From Ranguana we headed back east towards Placencia. Our plan was to anchor at our final location for two nights, so that we could have one full day to dive the blue hole and lighthouse reef atoll. After rounding beautiful Colson Cay (looked like a great day stop if you have time) we headed into the aforementioned Lark Cays but could not find a suitable anchorage. After finding nothing in Lark Cays, we headed out to South Long Cocoa Cay. We were not disappointed with this decision! South Long Cocoa Cay is isolated and quiet, with just a single small local fishing camp (we purchased fish from the fishermen here, as well as at south water cay). There is a single mooring ball that was already taken, but we had a relatively easy time anchoring. You do need to come in very close to shore to anchor, as the water shelves up rapidly from 50+ ft to 5-10 feet immediately offshore. We spent two nights here to facilitate our diving, discussed below, before returning the boat to the Moorings on January 1.


DIVING: Out of our 9 crew we had 7 experienced divers on board. In addition to snorkeling pretty much everywhere, we dove three days on this trip with Avadon Divers out of Placencia. I highly recommend Avadon! Get in touch with them before your trip and they will help you plan out your route to coordinate with the best diving opportunities. They’ll meet you at the anchorage, take you out on a 2 or 3 tank dive in the morning and early afternoon, and get you back with enough time to move to a relatively nearby anchorage. Avadon is a bit expensive, but they have a large boat (stable and never full) and provide first class service. They also have delicious and plentiful food! It is almost worth the cost for their lunches alone! Hot lunches every day and fresh fruit snacks between all dives.


We met Avadon at South Water Cay for a 3 tank dive, Queen Cays for a 2 tank dive, and finally a full day dive trip to Lighthouse Reef Atoll and the Blue Hole. All of the diving was great, but the day trip to the blue hole was really special. This is truly a full day excursion as lighthouse atoll is quite remote and approx 3.5hrs motor from the Placencia area. The water at lighthouse is spectacular! Beautiful hues of blue and green meet the deep blue of the open ocean seemingly in the middle of nowhere. Our trip to lighthouse atoll included 3 dives. The first dive was the world famous blue hole!! Diving this giant crater is really an experience. The dive is short as it is deep – approx 130-140 feet. The water is clear, almost like diving a fresh water cave, and we saw several reef sharks lurking in the distance. After the blue hole we headed out for a reef dive and then lunch on shore at half moon cay, a beautiful island and also a bird sanctuary (take the nature walk and visit the observation tower). One final dive, and then a long boat ride back to our anchorage, arriving well after dark on new years eve. Ringing in the new year in style!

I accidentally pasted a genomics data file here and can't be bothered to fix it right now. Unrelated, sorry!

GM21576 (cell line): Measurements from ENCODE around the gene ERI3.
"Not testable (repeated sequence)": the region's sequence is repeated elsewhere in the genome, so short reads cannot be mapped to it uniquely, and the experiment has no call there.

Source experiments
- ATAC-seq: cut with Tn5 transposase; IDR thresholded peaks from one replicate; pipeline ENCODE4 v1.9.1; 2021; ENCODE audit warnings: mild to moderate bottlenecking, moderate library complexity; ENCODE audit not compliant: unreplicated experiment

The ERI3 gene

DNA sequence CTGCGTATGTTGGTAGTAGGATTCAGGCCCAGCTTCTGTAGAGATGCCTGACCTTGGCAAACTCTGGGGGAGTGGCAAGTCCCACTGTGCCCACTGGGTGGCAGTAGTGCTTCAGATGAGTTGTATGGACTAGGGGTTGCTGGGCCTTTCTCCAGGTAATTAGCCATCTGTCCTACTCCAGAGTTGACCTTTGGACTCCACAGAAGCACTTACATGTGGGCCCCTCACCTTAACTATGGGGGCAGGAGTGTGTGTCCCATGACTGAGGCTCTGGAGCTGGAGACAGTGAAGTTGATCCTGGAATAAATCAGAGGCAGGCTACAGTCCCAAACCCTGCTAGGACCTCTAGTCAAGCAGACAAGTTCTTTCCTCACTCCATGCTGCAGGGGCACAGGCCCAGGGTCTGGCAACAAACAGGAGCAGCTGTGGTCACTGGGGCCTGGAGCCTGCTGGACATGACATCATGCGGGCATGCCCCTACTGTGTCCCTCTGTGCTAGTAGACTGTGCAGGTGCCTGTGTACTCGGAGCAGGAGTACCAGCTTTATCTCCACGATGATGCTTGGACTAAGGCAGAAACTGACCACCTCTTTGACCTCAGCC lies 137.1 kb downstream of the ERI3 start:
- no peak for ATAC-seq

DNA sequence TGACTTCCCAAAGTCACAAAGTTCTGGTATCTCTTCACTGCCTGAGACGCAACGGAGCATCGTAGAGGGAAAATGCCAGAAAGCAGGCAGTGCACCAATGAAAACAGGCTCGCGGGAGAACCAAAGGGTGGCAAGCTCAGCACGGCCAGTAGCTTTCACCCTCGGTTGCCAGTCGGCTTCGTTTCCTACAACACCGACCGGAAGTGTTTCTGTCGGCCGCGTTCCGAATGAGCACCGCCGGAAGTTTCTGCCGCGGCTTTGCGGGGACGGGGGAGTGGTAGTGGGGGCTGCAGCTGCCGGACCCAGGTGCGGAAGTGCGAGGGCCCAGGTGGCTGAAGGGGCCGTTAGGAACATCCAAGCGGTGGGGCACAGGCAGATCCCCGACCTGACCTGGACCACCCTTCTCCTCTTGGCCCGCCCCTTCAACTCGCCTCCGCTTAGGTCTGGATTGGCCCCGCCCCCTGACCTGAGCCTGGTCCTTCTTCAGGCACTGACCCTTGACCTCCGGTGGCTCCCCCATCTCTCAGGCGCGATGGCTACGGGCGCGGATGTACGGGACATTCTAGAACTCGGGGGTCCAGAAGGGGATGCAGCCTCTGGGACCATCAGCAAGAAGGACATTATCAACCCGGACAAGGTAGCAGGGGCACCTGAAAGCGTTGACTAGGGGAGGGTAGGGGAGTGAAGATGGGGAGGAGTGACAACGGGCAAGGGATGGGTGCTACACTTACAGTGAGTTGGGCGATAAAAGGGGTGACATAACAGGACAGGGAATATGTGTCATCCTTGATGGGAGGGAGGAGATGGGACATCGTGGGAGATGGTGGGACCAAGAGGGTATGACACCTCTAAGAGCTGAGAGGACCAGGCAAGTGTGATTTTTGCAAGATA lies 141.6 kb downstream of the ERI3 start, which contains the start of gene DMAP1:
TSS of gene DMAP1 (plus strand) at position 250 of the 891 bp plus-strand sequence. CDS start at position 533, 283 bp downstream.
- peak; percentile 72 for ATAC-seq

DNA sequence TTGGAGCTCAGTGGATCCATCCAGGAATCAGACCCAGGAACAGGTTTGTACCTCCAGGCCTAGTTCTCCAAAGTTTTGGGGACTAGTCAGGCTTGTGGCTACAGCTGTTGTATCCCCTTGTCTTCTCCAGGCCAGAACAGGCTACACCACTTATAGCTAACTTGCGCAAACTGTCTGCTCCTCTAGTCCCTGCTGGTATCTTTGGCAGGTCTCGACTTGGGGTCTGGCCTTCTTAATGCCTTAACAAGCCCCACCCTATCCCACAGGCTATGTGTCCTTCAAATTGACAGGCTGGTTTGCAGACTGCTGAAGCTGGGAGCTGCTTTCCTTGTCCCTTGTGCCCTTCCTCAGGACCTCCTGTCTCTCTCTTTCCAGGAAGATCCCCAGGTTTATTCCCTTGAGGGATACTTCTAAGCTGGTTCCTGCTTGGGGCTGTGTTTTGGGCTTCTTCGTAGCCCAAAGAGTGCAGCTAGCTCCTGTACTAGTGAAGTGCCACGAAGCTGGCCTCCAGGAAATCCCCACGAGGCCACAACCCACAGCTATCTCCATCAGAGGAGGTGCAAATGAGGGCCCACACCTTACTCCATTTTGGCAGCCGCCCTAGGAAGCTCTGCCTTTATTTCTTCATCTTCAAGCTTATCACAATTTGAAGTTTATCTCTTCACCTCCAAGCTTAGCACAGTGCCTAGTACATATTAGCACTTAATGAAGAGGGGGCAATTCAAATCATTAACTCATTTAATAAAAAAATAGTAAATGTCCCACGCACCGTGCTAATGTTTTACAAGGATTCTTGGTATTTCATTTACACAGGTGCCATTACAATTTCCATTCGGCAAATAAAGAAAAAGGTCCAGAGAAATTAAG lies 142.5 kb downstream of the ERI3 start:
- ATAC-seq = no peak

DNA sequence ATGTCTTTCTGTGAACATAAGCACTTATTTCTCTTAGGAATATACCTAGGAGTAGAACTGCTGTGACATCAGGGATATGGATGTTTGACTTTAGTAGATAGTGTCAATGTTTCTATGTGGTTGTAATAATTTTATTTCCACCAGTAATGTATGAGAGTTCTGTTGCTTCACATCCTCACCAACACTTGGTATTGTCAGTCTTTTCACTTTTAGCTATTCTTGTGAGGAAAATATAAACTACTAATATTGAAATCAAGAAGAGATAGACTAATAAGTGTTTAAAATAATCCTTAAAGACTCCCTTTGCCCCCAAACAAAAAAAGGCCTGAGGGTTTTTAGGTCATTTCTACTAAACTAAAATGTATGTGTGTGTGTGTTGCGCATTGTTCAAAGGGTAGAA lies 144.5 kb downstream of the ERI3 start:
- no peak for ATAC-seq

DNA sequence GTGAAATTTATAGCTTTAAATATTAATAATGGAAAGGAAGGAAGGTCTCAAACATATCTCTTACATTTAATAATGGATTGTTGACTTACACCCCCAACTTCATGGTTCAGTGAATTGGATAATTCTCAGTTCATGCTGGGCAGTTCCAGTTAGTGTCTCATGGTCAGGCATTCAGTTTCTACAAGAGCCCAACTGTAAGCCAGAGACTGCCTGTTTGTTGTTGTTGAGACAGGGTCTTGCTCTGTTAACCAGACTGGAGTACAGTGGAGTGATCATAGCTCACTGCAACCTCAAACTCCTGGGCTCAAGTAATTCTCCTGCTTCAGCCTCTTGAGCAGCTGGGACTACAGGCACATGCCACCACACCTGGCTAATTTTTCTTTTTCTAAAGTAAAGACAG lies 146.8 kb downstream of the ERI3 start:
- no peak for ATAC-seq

After returning our boat to the Moorings on Jan 1, we checked into our hotel in Placencia (South Water Resort) and then departed on a half day tour down the Monkey River. I highly recommend touring the Monkey River (can be done in half day) or perhaps even going for a full day inland excursion to the mayan ruins if you have the time. Inland Belize is in many ways just as spectacular as the cayes. After traveling by boat down to Monkey River Town, we headed upriver, observing many unique birds, crocodiles, and yes many many howler monkeys! Great fun and a great way to wrap up our trip to Belize.


As previously mentioned – Placencia is also a fun town to explore for a day or two. You can walk everywhere, and there are an interesting mix of locals and expats and other folks just looking to get away from it all. Recommend Omar’s and Wendy’s for delicious creole cuisine. Don’t miss the gelateria! We found a geocache here in Placencia and added Maple Longarms, a travel bug that we first picked up on Anegada in the BVI, later placed in Tahiti, picked up once again after he returned to Colorado, and now will continue his adventures in Central America.


Overall: Belize is great! It feels remote, but you can still find a good mix of inhabited and uninhabited cays, as well as opportunities to both moor and anchor. There are some shoreside dining opportunities, but you should be prepared to be mostly self-sufficent for the length of your charter. Navigation was stressful at times (I’m paranoid and overly cautious) but it was also fun and challenging. You will definitely improve your navigation skills here. If you go – go with a cat for Belize! Moorings, as always a wonderful experience. Yes you will always have minor issues with any boat in charter, but the Moorings customer service is fantastic and they are always there to help out. We’ve been chartering with the Moorings for years, all over the world, and always enjoy the consistent quality (even with the slightly older club line boats).

Until the next adventure, wishing everyone fair winds and following seas!

Sean’s full photoset on Flickr